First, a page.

NHTSA requests comment on the language, including whether it provides the necessary information on how to contact NHTSA with vehicle safety-related complaints, and whether it is simple and understandable. Should the commenter have additional or revised language to propose, the agency requests detail as to what additional or revised language is recommended and how it is likely to fulfill the statutory purpose better than the proposed text.

Label Design

NHTSA believes the intent of Section 31306 of MAP-21 was to provide consumers with easily accessible and understandable information on how to contact the agency with any vehicle safety-related defects and complaints. NHTSA does not believe that the requirements under this rule are intended to increase a manufacturer burden beyond communicating the basic information on how to contact the agency with a vehicle safety-related defect complaint.

With that in mind, NHTSA is proposing the following simple design requirements for the label, which are similar to the design requirements of the air bag warning label and the rollover warning label: [20]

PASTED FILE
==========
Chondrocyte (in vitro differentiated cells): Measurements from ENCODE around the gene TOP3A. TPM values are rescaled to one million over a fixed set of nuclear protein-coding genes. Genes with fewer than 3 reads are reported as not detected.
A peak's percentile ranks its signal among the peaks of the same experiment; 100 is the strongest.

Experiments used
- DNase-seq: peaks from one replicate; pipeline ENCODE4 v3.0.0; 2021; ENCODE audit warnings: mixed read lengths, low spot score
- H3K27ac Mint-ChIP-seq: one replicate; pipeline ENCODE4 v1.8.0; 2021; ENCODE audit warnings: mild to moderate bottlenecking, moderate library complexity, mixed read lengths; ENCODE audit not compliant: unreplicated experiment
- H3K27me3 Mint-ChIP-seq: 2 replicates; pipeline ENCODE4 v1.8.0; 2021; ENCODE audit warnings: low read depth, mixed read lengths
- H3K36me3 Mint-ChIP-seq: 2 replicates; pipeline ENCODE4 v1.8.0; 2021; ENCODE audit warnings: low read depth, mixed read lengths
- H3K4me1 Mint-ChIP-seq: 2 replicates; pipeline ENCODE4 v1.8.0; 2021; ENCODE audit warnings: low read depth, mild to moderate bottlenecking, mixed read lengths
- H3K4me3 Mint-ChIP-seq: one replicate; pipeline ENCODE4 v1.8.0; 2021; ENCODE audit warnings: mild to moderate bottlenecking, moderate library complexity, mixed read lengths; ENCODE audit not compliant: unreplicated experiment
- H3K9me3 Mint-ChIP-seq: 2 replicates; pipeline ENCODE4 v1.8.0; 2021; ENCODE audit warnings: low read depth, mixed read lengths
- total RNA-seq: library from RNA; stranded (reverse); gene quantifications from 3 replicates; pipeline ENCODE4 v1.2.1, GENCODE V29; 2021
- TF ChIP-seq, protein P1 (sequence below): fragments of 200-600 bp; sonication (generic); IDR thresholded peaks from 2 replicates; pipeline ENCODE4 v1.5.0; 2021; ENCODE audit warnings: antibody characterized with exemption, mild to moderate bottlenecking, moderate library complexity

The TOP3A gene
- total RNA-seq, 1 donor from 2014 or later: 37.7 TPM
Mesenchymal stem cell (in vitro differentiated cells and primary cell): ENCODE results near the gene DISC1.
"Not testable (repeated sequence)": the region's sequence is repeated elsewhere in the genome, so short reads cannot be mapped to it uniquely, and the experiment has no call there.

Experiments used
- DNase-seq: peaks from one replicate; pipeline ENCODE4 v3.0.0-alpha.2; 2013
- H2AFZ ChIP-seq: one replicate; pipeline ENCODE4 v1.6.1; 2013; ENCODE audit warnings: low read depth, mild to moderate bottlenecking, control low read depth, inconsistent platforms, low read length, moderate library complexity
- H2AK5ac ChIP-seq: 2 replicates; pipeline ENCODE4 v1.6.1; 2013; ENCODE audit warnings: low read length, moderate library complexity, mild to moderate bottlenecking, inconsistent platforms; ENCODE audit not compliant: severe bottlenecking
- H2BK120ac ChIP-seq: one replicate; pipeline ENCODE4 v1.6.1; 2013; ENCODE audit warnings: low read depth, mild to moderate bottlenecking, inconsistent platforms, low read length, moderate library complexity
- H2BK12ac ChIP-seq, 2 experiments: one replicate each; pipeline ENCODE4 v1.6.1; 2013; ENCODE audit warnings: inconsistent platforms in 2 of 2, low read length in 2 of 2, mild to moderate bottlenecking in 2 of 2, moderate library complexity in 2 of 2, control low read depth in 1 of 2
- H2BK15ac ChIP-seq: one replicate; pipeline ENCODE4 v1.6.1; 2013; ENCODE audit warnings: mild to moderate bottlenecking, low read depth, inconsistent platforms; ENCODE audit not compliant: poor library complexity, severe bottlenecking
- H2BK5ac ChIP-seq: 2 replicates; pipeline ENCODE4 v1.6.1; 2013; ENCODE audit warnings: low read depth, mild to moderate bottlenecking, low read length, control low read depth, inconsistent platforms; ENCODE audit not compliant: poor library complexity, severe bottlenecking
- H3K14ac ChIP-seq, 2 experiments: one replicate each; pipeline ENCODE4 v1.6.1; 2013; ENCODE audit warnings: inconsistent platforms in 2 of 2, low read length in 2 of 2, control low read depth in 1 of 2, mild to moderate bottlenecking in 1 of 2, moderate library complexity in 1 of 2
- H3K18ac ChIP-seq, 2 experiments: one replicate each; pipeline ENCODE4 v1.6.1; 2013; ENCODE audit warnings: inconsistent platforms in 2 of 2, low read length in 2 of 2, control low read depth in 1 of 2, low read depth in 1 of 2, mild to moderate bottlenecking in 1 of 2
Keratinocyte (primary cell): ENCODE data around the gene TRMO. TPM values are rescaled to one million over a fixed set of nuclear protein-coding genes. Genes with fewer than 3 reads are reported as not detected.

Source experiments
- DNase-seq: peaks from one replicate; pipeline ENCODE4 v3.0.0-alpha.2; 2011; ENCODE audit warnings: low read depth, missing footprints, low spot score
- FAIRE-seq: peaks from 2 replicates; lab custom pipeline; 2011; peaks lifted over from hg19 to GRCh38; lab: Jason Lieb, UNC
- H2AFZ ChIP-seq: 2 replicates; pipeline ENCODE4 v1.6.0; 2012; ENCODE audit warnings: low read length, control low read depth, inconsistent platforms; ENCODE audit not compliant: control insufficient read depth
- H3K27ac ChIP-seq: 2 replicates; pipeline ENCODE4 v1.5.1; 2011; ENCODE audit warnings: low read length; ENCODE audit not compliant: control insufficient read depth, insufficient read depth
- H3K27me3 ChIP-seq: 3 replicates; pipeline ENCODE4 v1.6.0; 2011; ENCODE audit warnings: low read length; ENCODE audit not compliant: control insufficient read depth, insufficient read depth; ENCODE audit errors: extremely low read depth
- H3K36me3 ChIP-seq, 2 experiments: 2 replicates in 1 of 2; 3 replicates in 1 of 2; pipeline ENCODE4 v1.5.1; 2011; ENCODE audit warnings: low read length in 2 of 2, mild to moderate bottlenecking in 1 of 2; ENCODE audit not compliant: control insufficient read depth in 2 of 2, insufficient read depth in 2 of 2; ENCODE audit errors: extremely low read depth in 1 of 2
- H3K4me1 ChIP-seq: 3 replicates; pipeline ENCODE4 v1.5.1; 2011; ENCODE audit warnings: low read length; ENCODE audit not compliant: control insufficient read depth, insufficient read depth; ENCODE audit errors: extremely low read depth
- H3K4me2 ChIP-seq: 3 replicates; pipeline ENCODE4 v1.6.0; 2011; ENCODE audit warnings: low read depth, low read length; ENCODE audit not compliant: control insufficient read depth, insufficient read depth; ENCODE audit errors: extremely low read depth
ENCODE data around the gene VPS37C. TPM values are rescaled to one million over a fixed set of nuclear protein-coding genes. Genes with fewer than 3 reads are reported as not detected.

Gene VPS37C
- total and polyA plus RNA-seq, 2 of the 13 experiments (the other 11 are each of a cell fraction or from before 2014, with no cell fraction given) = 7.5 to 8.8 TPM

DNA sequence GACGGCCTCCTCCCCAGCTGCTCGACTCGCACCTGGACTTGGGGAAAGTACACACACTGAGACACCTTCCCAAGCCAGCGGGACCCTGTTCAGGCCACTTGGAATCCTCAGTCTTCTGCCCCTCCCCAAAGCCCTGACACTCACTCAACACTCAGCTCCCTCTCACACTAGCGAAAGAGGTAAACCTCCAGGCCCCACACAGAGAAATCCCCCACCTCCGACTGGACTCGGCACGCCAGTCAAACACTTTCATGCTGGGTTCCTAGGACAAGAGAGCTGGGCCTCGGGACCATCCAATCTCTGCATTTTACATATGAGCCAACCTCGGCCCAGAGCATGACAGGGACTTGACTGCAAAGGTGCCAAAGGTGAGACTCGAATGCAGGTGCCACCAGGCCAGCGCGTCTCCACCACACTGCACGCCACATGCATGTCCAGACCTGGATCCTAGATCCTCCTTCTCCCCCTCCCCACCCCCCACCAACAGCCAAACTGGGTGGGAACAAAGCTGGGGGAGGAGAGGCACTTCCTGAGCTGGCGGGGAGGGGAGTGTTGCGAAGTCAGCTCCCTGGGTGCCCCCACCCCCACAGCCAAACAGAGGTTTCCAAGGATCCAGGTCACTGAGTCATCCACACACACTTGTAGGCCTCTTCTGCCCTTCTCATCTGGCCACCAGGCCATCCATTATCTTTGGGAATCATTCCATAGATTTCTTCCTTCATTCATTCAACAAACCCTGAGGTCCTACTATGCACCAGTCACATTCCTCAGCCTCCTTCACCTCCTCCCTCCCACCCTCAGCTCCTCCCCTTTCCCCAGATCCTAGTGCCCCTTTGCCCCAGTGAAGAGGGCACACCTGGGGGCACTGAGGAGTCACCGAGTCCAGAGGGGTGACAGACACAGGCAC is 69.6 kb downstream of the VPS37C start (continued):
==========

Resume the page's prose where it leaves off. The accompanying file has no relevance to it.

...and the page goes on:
• The title must be in a bold black text.
  • The message area must be white with black text.
  • The pictograms must be black with a white background.
  • The label must be appropriately sized so that it is legible, visible and prominent to the driver.

NHTSA believes that these requirements communicate the information as intended in the statute in an accessible, readable, and comprehensive manner. NHTSA believes that a simple black and white label would effectively communicate the necessary information, and that requiring color on labels could create an unnecessary financial burden to some manufacturers. In regard to the font for the label, NHTSA is not proposing either a particular font face, font size, or case for the label. In existing label requirements (e.g., tire, rollover, and air bag), the agency has not encountered issues with leaving the font specifications up to manufacturers. However, NHTSA is proposing to specify that the text on the label be “legible, visible, and prominent” to the driver.[21] NHTSA is also not proposing to specify a size, shape, or dimension for the label, in order to provide manufacturers the flexibility to design the placard and label in a manner that can be configured to each vehicle design. This flexibility is similar to that provided in other label requirements.[22] A sample of the proposed label is as follows: